Preparations under way for new larger influx to Bangladesh, as Myanmar arrivals surge
UNHCR is working with the Bangladesh authorities on a transit centre to prepare for a potential refugee influx in the coming days. This is in view of yesterday’s sudden increase in in people arriving from Myanmar.
Bangladesh border guards say that more than 11,000 Rohingya refugees crossed by land on Monday into south-eastern Bangladesh through several points.
UNHCR sources say that many of the new refugees came from the Buthidaung area in Myanmar’s northern Rakhine state. Buthidaung town is some 25 kilometres east of Maungdaw. Some said they fled torching and killings back home; one boy was seen with a big gash across his neck. Others said they left in fear ahead of anticipated violence.
To reach Bangladesh, they walked for up to 14 days. Many were carrying children and baskets containing whatever they could pack at short notice. They waded through marshland before swimming across the Naf river that divides the two countries. Many women and children could not swim and had to ride piggyback on volunteer swimmers. Some used inflated plastic bags and UNHCR tarpaulins as makeshift flotation devices.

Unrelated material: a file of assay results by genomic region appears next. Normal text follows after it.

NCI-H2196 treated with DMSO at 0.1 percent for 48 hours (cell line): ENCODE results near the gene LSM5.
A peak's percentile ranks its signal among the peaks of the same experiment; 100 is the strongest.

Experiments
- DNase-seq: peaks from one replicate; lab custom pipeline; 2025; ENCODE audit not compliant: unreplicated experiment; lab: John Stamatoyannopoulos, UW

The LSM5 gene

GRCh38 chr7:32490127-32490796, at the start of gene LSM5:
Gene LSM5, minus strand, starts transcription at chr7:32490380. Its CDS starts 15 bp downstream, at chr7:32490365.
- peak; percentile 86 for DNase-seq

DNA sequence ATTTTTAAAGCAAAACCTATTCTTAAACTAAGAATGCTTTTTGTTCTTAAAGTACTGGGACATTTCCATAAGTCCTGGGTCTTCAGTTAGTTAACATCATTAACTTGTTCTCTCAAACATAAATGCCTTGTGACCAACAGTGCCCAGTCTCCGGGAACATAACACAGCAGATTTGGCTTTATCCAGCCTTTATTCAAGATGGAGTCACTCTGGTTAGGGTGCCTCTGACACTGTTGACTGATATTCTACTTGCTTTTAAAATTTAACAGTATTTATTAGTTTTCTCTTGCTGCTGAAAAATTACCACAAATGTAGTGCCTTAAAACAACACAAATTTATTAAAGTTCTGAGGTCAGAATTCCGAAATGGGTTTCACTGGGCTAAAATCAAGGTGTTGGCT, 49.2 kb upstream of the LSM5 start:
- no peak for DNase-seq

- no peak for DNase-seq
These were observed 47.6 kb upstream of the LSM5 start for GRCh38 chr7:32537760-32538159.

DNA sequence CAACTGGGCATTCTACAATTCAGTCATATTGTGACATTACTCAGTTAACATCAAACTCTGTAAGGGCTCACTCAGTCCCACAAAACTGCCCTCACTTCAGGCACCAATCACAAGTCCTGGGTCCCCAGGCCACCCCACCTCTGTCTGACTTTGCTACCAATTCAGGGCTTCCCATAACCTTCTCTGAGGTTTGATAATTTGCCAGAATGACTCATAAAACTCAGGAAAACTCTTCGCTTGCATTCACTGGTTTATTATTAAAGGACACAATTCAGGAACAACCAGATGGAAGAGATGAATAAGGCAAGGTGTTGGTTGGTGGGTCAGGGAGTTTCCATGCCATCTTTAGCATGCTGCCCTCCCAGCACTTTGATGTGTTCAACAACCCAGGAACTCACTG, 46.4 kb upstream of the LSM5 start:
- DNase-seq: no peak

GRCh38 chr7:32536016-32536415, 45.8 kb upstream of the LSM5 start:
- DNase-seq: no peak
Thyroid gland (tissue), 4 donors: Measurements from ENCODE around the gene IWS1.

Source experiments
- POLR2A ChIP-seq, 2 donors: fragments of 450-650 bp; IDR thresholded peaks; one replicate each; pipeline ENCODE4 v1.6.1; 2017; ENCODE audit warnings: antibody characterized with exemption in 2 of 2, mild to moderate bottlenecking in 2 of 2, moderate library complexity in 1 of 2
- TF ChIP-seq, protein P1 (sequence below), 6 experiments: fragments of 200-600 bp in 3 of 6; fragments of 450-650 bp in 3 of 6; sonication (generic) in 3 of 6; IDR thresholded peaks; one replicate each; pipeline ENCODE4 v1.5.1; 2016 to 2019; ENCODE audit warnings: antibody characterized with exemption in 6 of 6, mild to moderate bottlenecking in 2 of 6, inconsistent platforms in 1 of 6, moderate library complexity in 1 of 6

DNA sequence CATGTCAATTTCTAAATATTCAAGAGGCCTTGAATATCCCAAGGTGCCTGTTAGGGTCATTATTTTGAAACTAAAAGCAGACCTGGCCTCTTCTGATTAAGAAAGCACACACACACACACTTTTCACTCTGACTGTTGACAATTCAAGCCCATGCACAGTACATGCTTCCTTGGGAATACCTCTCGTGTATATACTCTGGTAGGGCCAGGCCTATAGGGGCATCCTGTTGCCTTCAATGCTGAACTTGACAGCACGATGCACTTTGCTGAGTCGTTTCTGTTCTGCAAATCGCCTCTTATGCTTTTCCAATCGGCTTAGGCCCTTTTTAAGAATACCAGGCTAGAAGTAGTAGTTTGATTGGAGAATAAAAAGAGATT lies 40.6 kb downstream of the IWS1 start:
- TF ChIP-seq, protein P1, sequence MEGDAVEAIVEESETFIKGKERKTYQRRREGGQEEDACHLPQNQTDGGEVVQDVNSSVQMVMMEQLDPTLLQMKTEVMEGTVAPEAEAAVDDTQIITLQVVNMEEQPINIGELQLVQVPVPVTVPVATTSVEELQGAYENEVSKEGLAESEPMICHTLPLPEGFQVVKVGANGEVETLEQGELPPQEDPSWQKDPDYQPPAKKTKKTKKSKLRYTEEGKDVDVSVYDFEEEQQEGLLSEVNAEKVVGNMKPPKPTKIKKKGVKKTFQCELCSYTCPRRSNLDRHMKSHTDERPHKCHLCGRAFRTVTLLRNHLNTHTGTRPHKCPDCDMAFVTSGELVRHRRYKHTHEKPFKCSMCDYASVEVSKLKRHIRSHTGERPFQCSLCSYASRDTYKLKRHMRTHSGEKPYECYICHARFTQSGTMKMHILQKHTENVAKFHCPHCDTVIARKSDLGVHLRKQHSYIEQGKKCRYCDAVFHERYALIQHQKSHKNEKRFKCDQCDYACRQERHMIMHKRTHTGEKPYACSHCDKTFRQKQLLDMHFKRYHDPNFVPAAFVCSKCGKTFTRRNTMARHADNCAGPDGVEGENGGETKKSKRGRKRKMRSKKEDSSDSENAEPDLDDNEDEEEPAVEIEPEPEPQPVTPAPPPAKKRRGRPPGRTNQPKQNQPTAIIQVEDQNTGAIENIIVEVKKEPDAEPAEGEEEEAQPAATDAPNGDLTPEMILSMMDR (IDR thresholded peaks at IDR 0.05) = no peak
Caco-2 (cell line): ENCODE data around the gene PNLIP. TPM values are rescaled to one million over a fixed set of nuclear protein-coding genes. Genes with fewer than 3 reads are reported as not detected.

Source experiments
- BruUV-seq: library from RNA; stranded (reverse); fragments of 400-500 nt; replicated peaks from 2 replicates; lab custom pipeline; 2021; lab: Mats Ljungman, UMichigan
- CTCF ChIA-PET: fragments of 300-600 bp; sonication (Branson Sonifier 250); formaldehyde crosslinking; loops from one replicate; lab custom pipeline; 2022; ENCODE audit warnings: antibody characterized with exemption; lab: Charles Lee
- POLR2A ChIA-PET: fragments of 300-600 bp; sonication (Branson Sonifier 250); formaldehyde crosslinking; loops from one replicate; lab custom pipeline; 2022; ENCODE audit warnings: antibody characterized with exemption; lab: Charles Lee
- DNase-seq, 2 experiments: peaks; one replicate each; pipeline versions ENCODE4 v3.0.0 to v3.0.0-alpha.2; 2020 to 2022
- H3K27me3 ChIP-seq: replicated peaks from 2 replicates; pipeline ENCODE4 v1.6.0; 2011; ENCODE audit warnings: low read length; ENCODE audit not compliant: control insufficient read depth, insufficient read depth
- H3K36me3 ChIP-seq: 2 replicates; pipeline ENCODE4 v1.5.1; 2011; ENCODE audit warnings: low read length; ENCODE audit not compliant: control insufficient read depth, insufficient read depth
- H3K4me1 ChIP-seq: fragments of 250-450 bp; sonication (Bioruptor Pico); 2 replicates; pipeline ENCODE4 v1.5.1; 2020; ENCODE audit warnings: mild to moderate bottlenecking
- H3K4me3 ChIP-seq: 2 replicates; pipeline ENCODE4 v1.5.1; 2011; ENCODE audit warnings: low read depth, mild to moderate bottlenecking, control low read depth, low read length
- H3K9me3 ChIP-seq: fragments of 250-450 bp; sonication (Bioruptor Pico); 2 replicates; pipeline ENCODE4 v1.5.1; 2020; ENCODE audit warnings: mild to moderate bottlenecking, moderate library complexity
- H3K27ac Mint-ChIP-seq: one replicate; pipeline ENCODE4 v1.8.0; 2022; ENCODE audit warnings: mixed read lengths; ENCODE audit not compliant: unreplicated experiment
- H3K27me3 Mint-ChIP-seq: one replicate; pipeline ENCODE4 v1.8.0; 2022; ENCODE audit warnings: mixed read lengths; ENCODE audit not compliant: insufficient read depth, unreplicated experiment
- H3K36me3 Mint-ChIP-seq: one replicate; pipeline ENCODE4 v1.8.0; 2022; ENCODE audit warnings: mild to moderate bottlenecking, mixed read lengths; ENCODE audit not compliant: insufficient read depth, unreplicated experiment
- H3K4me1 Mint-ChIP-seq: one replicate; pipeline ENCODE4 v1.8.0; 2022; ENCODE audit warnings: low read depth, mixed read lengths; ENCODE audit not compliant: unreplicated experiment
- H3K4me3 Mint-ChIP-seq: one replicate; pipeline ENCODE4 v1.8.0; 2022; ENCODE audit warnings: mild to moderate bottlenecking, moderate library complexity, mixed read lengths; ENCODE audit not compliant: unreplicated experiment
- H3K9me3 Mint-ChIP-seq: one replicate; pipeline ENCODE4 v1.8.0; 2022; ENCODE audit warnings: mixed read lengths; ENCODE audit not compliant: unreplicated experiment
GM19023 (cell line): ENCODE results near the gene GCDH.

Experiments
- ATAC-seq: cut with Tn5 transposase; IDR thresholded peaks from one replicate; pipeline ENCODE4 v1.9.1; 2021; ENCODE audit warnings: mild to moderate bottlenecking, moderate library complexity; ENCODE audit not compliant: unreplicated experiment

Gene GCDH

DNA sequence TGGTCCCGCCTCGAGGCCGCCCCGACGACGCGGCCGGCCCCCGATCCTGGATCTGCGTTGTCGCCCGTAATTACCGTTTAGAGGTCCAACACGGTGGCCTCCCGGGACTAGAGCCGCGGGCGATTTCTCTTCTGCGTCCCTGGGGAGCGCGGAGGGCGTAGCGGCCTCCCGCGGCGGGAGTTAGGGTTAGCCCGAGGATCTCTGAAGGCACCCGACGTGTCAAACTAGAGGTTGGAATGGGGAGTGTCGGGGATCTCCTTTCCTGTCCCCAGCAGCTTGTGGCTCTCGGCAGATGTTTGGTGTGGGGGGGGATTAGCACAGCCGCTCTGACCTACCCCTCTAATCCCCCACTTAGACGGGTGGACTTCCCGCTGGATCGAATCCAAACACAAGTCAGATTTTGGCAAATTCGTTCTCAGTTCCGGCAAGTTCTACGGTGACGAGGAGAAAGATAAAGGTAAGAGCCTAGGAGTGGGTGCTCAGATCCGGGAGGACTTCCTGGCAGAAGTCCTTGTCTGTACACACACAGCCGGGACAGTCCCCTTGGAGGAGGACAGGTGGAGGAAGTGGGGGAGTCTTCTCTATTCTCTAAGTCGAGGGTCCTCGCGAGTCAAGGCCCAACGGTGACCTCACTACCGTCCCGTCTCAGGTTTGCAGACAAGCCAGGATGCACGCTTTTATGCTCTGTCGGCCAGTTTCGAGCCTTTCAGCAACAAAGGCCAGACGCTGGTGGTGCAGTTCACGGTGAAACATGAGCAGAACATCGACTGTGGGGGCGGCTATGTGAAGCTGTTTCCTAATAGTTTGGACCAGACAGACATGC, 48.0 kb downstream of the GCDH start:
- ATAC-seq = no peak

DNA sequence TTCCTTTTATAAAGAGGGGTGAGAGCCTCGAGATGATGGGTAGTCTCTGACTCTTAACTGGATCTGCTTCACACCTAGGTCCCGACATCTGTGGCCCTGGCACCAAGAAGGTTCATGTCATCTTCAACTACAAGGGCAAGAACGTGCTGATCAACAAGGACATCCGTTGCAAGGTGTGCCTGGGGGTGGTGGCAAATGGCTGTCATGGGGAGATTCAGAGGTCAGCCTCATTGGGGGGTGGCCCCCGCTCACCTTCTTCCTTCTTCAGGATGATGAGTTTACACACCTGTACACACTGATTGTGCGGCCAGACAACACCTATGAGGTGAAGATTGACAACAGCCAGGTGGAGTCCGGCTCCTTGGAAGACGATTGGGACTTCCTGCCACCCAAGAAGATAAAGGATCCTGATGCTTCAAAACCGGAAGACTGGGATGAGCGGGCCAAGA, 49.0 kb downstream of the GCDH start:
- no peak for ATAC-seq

The new arrivals have now been moved away from the border areas into established camps and settlements in the Kutupalong and Balukhali area. UNHCR has trucked in plastic sheets and jerry cans for water. We are also coordinating with the government and partners to provide urgent services – food, water and healthcare – to these new refugees.
To prepare for possible further new arrivals, UNHCR’s government counterpart, the Refugee Relief and Repatriation Commission (RRRC), has agreed to set up small first aid stations at entry points to provide water and attention for major medical emergencies among the fresh arrivals.
In addition, we are working with the authorities to identify a suitable site for a transit centre in the area. RRRC and UNHCR will lead preparedness activities with partner agencies.
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